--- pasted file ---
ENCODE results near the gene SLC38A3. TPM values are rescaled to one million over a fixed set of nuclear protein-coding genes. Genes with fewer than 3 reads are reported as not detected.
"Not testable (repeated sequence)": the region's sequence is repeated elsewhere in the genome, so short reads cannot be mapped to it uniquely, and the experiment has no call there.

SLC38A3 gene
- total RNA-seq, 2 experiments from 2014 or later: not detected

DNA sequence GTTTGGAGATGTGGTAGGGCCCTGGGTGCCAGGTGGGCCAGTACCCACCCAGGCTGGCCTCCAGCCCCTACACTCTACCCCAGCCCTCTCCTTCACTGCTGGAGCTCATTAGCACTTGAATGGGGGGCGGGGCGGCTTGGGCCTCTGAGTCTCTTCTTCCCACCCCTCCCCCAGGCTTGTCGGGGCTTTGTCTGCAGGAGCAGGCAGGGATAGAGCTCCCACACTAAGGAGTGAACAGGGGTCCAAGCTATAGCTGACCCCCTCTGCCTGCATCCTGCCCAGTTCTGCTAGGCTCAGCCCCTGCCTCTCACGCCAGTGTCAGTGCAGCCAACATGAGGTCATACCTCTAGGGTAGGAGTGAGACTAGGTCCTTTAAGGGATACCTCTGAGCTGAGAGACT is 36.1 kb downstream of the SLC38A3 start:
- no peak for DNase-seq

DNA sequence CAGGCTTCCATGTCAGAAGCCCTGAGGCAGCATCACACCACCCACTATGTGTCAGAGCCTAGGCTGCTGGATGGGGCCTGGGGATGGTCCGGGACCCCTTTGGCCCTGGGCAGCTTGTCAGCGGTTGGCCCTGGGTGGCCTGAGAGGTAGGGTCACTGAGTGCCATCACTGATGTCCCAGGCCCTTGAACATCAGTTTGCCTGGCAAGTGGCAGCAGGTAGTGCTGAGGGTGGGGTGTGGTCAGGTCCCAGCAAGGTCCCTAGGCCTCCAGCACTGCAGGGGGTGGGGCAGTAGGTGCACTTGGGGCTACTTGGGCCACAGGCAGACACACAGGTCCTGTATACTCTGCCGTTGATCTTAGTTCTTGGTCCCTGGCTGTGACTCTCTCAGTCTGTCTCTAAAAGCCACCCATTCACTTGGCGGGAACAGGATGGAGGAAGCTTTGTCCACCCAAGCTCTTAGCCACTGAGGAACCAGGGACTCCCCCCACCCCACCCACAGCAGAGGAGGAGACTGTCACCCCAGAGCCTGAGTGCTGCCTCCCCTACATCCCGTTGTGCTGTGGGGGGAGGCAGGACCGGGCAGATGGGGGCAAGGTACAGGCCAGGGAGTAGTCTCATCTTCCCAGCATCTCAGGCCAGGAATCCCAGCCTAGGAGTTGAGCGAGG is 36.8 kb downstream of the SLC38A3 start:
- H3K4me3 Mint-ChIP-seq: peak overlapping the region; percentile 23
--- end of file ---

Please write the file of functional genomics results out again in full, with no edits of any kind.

ENCODE results near the gene SLC38A3. TPM values are rescaled to one million over a fixed set of nuclear protein-coding genes. Genes with fewer than 3 reads are reported as not detected.
"Not testable (repeated sequence)": the region's sequence is repeated elsewhere in the genome, so short reads cannot be mapped to it uniquely, and the experiment has no call there.

SLC38A3 gene
- total RNA-seq, 2 experiments from 2014 or later: not detected

DNA sequence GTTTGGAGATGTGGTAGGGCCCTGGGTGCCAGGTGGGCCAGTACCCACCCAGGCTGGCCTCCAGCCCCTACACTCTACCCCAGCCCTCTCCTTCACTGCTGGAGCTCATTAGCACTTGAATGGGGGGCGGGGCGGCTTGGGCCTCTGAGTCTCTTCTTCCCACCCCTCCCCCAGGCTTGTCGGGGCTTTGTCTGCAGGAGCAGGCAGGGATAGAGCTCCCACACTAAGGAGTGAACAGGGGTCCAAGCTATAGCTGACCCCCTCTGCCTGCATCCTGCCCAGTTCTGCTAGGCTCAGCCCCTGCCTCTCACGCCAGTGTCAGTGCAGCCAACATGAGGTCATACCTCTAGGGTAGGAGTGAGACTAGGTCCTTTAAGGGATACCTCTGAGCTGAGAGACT is 36.1 kb downstream of the SLC38A3 start:
- no peak for DNase-seq

DNA sequence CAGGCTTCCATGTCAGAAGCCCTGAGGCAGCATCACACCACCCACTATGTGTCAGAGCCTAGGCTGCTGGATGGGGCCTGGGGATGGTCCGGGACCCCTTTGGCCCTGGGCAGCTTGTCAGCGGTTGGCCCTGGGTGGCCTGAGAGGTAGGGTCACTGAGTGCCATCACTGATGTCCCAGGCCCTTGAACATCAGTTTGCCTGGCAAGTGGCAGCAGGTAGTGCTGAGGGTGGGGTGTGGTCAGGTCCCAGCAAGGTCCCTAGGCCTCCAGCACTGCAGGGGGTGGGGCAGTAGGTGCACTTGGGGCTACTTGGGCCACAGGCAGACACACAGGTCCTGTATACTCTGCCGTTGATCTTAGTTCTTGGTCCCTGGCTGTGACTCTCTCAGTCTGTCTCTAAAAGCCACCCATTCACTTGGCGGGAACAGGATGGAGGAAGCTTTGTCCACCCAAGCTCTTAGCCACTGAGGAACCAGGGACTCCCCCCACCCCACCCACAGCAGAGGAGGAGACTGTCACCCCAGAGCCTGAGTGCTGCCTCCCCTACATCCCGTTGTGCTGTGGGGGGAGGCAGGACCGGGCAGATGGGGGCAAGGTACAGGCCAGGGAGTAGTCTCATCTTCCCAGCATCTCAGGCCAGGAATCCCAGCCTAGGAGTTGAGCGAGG is 36.8 kb downstream of the SLC38A3 start:
- H3K4me3 Mint-ChIP-seq: peak overlapping the region; percentile 23